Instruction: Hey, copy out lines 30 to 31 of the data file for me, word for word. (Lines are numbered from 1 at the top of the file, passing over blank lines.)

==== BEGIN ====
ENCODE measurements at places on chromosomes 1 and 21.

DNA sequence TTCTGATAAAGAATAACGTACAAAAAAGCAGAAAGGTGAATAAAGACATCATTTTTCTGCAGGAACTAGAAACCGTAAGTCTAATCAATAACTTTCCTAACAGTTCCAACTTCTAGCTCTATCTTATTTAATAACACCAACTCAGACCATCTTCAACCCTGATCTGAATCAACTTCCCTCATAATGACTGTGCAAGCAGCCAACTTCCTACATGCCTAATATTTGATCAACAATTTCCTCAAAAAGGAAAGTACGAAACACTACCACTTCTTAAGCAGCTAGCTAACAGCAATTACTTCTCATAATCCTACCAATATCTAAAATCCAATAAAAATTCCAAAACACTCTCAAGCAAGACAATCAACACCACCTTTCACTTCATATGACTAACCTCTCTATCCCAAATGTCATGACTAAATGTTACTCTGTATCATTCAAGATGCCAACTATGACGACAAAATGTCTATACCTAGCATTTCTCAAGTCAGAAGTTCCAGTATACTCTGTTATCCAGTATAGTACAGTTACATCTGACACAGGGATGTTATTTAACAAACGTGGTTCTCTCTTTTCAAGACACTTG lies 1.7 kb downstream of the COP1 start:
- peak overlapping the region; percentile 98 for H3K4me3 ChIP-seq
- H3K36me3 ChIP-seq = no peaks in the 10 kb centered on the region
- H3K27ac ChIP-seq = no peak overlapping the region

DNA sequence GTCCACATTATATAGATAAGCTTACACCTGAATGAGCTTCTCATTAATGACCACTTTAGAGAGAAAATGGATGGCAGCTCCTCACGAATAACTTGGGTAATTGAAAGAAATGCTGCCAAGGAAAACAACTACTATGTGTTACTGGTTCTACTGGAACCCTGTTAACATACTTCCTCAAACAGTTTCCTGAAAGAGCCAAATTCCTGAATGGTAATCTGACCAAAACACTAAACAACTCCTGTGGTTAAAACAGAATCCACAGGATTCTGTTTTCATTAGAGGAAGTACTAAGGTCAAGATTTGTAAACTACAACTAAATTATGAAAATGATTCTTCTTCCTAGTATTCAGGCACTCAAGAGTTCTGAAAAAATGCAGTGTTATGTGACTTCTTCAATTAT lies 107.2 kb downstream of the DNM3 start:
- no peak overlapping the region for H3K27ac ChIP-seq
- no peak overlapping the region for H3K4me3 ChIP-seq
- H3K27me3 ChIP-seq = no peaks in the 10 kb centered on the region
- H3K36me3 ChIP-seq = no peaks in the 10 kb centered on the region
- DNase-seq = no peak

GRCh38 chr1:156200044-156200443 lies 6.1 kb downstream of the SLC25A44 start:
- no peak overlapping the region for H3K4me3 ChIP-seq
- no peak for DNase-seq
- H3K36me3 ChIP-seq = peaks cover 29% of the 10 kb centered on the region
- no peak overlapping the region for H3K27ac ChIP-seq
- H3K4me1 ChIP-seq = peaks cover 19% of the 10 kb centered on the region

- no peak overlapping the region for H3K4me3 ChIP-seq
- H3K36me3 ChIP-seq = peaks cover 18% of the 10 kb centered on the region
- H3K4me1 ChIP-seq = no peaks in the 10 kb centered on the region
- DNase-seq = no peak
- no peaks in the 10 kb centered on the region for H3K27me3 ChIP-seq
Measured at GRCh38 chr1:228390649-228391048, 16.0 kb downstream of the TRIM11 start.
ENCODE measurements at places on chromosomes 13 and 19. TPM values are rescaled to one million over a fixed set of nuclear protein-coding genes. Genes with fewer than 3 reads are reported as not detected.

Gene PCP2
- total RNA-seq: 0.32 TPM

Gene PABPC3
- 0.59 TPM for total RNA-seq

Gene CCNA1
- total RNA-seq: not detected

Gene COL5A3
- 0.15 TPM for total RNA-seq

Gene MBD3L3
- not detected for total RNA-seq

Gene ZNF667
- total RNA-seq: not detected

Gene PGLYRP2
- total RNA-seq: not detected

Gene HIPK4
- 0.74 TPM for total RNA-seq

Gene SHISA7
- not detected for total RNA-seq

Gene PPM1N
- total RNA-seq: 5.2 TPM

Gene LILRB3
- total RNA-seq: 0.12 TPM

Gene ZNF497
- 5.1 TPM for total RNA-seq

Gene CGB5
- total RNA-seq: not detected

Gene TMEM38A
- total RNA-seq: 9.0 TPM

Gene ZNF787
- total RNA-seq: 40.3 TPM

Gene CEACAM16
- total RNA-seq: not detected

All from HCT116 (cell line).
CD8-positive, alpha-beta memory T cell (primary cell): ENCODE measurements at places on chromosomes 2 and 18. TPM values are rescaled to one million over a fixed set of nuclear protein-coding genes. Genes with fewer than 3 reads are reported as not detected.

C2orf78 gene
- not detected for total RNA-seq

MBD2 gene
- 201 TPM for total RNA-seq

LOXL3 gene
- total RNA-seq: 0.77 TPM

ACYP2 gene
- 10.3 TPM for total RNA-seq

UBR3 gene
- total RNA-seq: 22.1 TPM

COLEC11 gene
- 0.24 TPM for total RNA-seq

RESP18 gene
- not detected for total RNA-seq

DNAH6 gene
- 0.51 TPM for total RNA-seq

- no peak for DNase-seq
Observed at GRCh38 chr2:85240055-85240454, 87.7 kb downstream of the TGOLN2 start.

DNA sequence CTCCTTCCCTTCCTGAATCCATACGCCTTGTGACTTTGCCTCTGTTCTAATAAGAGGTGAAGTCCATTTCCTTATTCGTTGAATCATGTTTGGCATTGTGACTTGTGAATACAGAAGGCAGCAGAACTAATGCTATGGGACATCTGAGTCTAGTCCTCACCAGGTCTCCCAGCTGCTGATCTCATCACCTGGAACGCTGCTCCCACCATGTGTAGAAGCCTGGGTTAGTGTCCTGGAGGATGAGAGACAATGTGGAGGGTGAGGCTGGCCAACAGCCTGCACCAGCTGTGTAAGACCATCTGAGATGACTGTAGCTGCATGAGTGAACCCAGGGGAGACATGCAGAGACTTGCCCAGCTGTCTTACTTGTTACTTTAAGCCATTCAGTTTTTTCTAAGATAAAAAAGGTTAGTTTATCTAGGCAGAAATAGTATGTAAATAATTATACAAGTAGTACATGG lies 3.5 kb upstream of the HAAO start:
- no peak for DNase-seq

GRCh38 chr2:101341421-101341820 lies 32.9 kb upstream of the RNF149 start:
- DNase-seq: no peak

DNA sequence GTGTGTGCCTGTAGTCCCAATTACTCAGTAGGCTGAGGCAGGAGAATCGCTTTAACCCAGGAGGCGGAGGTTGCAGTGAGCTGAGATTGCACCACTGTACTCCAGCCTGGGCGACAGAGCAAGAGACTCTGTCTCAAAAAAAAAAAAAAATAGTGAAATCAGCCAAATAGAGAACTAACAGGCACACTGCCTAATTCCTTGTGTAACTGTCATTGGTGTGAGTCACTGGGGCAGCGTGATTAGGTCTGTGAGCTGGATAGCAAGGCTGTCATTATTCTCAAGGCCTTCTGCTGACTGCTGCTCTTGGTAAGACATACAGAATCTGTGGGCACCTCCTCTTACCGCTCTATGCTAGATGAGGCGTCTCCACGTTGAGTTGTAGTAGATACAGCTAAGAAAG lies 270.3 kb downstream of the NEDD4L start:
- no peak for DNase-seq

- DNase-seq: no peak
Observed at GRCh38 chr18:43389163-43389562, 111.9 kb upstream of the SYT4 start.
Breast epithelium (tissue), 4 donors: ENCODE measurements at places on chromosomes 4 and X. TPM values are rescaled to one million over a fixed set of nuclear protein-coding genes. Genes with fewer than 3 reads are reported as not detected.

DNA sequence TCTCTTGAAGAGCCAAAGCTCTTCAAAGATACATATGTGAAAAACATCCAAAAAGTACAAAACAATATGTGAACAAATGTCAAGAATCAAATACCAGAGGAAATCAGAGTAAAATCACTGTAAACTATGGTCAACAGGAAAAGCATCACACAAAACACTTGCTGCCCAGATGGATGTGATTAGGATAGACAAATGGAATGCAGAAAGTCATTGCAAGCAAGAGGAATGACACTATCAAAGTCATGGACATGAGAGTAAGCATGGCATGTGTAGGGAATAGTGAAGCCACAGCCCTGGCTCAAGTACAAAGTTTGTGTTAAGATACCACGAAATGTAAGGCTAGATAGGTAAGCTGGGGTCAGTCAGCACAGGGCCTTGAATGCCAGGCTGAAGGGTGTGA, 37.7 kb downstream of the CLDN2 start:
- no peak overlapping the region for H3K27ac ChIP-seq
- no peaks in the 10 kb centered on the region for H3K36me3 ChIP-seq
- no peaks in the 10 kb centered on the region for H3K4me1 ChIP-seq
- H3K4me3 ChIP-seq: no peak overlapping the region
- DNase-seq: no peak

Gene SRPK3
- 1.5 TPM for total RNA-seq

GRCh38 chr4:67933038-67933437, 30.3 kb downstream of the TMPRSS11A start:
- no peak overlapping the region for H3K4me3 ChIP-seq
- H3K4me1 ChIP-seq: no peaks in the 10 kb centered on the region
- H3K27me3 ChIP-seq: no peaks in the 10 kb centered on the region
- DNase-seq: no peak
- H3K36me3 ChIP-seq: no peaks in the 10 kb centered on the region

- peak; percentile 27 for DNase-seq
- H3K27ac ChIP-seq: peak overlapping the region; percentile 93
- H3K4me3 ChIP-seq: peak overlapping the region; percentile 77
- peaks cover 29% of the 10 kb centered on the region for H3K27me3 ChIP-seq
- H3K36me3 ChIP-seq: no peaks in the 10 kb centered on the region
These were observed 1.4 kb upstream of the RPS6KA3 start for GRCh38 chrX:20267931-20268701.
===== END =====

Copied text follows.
- total RNA-seq: not detected

Gene COL5A3